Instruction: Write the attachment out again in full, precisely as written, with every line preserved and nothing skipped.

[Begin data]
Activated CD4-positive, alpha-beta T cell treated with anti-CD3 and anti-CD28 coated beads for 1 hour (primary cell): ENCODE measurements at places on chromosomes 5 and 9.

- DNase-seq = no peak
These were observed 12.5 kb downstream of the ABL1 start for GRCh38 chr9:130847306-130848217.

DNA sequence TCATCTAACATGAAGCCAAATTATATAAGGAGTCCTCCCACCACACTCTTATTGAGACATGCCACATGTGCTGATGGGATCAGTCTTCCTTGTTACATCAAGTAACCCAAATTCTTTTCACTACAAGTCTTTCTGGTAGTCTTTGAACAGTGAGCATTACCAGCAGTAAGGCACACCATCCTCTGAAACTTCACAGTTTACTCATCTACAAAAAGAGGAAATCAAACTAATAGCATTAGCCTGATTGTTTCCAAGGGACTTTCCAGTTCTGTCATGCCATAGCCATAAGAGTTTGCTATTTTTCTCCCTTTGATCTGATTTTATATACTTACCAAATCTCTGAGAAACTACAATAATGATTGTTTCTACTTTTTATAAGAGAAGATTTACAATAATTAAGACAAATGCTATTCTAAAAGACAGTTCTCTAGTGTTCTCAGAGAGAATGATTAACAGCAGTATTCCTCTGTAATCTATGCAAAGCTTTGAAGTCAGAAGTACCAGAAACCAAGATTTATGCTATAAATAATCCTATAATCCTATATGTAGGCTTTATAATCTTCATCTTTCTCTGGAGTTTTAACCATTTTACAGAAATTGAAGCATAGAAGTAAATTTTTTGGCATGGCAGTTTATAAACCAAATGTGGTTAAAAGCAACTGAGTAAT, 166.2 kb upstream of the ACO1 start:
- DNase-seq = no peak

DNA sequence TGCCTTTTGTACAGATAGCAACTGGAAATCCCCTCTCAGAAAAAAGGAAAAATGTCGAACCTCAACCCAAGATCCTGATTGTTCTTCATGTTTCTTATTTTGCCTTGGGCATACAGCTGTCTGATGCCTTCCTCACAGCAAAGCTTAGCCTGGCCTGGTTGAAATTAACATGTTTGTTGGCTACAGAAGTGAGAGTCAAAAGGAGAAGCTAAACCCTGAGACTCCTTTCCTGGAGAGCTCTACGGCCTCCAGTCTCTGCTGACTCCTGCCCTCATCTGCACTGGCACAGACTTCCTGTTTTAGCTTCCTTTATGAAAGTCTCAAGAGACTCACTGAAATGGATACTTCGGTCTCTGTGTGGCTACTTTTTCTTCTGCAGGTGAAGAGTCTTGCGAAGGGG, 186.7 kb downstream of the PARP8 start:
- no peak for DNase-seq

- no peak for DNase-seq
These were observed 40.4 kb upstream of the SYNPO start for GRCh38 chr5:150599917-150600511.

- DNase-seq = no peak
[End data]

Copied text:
Activated CD4-positive, alpha-beta T cell treated with anti-CD3 and anti-CD28 coated beads for 1 hour (primary cell): ENCODE measurements at places on chromosomes 5 and 9.

- DNase-seq = no peak
These were observed 12.5 kb downstream of the ABL1 start for GRCh38 chr9:130847306-130848217.

DNA sequence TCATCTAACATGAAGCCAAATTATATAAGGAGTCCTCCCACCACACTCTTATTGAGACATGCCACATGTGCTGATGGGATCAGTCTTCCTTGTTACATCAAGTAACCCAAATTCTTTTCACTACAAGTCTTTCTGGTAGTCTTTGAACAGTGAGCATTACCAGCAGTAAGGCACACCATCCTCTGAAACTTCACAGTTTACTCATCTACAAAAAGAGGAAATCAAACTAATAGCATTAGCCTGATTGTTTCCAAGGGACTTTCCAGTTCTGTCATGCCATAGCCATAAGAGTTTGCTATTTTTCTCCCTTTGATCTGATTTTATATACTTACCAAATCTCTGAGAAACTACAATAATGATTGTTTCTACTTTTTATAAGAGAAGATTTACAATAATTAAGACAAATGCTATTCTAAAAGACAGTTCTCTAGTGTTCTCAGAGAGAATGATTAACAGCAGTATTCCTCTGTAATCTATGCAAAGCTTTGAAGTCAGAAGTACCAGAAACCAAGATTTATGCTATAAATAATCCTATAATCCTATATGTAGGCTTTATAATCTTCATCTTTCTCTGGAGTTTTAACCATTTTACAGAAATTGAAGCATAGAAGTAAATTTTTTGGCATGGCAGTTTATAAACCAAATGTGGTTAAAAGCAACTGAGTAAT, 166.2 kb upstream of the ACO1 start:
- DNase-seq = no peak

DNA sequence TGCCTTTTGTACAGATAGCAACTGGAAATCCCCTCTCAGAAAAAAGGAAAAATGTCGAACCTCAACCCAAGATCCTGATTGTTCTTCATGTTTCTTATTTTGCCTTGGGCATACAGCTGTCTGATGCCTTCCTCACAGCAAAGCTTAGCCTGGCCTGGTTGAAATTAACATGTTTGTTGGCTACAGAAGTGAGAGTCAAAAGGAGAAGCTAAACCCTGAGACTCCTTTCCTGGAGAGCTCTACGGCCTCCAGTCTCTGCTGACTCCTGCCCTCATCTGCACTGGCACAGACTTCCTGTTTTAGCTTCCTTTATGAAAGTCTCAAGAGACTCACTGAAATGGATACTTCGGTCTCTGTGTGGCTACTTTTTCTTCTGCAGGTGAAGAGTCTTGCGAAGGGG, 186.7 kb downstream of the PARP8 start:
- no peak for DNase-seq

- no peak for DNase-seq
These were observed 40.4 kb upstream of the SYNPO start for GRCh38 chr5:150599917-150600511.

- DNase-seq = no peak